Bess had a feeling that the gang of boys teasing Goat would grow into those men exactly- round bellied and disgusting. She felt ill just thinking about it. It would probably be her future children being heckled too, she thought, with a shudder, promising herself for the hundredth time that she would earn enough so that her future offspring could get an education, and wouldn’t have to deal with an unpromising future.
No, she would be the one to suffer a work crippled childhood, she would go through this every day until she married. But her children would be free to be children, free from the strain of having to care about money. Sometimes she felt like those feelings alone were the thing that kept her going through the long days of work.
She looked back at Goat and the bullies. They were still jeering at him, making his skin flush the colour of a ripe beetroot. She watched as he timidly gathered his things, and bolted from the room, almost overturning several waitresses in the process.
Slipping through the mass of people with a great deal more grace, Bess noticed, with a sinking heart, that the boys had followed Goat, throwing pebbles at him and shouting abuse.
Bess felt her temper rising to a growl of anger. Eventually she could hold it in no longer and angrily stormed over to them, shoving the bullies aside.
Goat looked up at the noise, and couldn’t help the feeling of humiliation as Bess appeared.
“What are you doing to him?!” she demanded, her cheeks warm with fierce anger.
Goat dropped his gaze to the dusty floor. Saved by a girl? Again? The embarrassment flooded his mind.
The leader of the group, the detestably handsome and well muscled Tobias, stepped forward a little. “Who is he, your swain?” he mocked, causing some of his gang to double up in fits of laughter. Goat’s face grew even hotter.
“If you wanted a swain, sweet Bess,” Tobias continued, “you should have asked me!” He reached out and touched her cheek, mock lovingly. “I’d be only too happy to oblige.”
Bess slapped his hand away, shoving him away from her. Goat trembled at her bravery.
“Ooh, feisty,” Tobias commented. “You’d fit in well with us.”
The gang had circled around them now, Bess glaring, fierce as a trapped tigress, Goat cowering like a rabbit.
“Aw, come on Bess,” coaxed Tobias. “You know you want to join us! We’re the best gang for miles.”
Bess folded her arms firmly. “Correction- you’re the biggest bullies for miles,” she retorted. “I wouldn’t join you if you paid me a thousand silvers. You’re all just cowards.”
Tobias sneered, all traces of being friendly and nice vanishing from his expression. Instead, it was replaced by an expression of merciless fury. “You’ll change your mind when I start on the Goat,” he taunted, talking about him as if he wasn’t a person at all- just a thing. He gave Goat an almighty shove, and as he crumpled to the floor, they circled round, kicking at him. In the blur of pain and confusion, he saw Bess try to get to him, only to be dragged back by Tobias, who laughed at her.
“STOP!” she yelled. “Please, Tobias, stop!”
Tobias lifted his hand, and the gang stopped, breathlessly watching Bess as she helped Goat up, letting him lean on her. Goat couldn’t quite think straight.
“Changed your mind, Bessie, my girl?” Tobias folded his arms, dirt streaked across his face, stuck to it with sweat.
Bess growled. “Firstly, I am not your girl,” she spat. “And secondly, you all make me sick.” She hadn’t counted on Goat actually vomiting up his dinner all over Tobias’s leering face right at that moment, but after she recovered from the shock of it, she thought it was probably quite effective.
Tobias stood still, frozen in appalled horror.
“You… you…” His face twisted in rage, turning a shade of red that Bess thought particularly unflattering. Grabbing Goat’s arm, she made a run for it, dodging past an approaching horse and carriage, racing as fast as she could through the streets.
Goat’s long legs were put to good use as he ran beside her, though they ached from the bruises inflicted, and his back was slick with sweat.
They darted together through alley way and street, passing bawling infants, who looked lost and alone, sullen girls who stared coldly at them, members of other gangs who glared threateningly at them.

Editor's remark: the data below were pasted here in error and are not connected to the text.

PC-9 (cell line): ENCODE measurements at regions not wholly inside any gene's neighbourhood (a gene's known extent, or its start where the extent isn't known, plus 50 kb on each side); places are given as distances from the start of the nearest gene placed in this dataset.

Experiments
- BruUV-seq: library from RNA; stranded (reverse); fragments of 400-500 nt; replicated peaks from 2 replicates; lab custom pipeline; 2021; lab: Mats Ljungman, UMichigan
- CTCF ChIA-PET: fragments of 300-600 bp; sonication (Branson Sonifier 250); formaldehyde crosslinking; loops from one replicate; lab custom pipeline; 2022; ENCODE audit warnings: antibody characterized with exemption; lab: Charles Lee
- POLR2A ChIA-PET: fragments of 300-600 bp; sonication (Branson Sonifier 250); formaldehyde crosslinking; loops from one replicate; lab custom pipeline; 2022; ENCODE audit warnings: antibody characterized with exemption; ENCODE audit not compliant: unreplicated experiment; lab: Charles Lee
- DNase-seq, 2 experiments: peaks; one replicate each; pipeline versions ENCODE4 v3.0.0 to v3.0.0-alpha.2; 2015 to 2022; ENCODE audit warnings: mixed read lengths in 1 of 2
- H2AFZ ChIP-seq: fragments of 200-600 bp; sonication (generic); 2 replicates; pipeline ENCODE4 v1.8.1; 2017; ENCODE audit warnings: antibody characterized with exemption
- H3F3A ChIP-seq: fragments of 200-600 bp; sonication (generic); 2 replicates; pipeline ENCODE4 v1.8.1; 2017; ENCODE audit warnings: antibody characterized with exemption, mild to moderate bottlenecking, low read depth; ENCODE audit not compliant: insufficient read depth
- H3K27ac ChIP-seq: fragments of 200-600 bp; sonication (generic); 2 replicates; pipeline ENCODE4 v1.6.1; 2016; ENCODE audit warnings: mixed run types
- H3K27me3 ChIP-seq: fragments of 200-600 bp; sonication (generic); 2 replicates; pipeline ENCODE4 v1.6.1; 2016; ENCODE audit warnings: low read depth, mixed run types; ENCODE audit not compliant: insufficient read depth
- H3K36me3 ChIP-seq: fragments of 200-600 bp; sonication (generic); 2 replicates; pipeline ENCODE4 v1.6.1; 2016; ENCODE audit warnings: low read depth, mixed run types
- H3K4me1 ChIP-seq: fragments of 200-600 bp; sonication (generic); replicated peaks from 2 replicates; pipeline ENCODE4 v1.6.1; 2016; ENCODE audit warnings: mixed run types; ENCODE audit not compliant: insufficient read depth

Eventually, Bess pulled him down the darkest alley of them all, and they paused, heart beat’s thudding in their ears.
Goat leant back on one of the walls, panting heavily to try and regain his breath back.
Something slimy soaked through his tunic and he leapt away, colliding with something soft and warm. Ah. Bess. He could faintly see her in the dim light. This alley was unusually built- it seemed to disappear into darkness just beyond them. The walls sloped upwards as far as they eye could see, until it faded into darkness at the top. Goat was pretty sure that no one lived there now.
“Goat?” Bess whispered. “I think we’ve lost them.”
“Oh.” Goat couldn’t deny that he still felt a little irritated. This hadn’t been the first time that Bess had saved him, but it still stung like nettles on skin to think that he had have been saved by a girl.
Bess sighed. “No gratitude then?” she asked, with a small huff.
“Thank you, Bess, but I can handle Tobias myself,” he replied, gripping her fore arm, earnestly. She shook it off.
“Clearly,” she grumbled.
“I don’t want you getting injured, and… I… I don’t need your help.” He felt rude for saying it, but he felt he would rather get injured than have to endure the taunts of the boys for being too wimpy to stand up to them.
“Fine!” Bess’ voice rose a pitch. “Next time, I’ll leave you in the gutter, bleeding!”
Goat sighed in annoyance. Stupid girls, poking their noses in where they weren’t wanted. A small voice in his head told him that Bess had only been trying to help, but he brushed it away quickly.
“Anyway,” Bess muttered, “where are we?”
Goat saw her move backwards, he heard the rustle of her skirts as she tried to find her way down the alley.
“Hmm,” she said, sounding confused. “That’s fu-”
A muffled shriek rang in Goat’s ears and the sound of cloths scrunching about threw panic into his mind.
“Bess? Bess? Bess!” he stumbled blindly forward, terror drumming in his ears, his heartbeat speeding up. Whatever had got Bess, would surely now get him.
“Number two.” A gravelly voice, right by his ear surprised him. He tried to turn away, but thick cloth was slipping around his mouth and nose, and he tore at it, frantically.
“Oh the mistress will be pleased! She’ll praise us, praise us she will!” the voice continued, as a pungent smell floated into his nostrils. It clambered into his mind, escalating his panicked thoughts.
He thrashed, but his limbs felt like lead, and he could feel his mind numbing, his thoughts now as slow and thick as the boggy mud he’d played in as a child. The feel of it between his toes… toes…
With a thump, he fell backwards, and his entire world went black.
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Book / Fantasy
Book / Fantasy
Short Story / Fantasy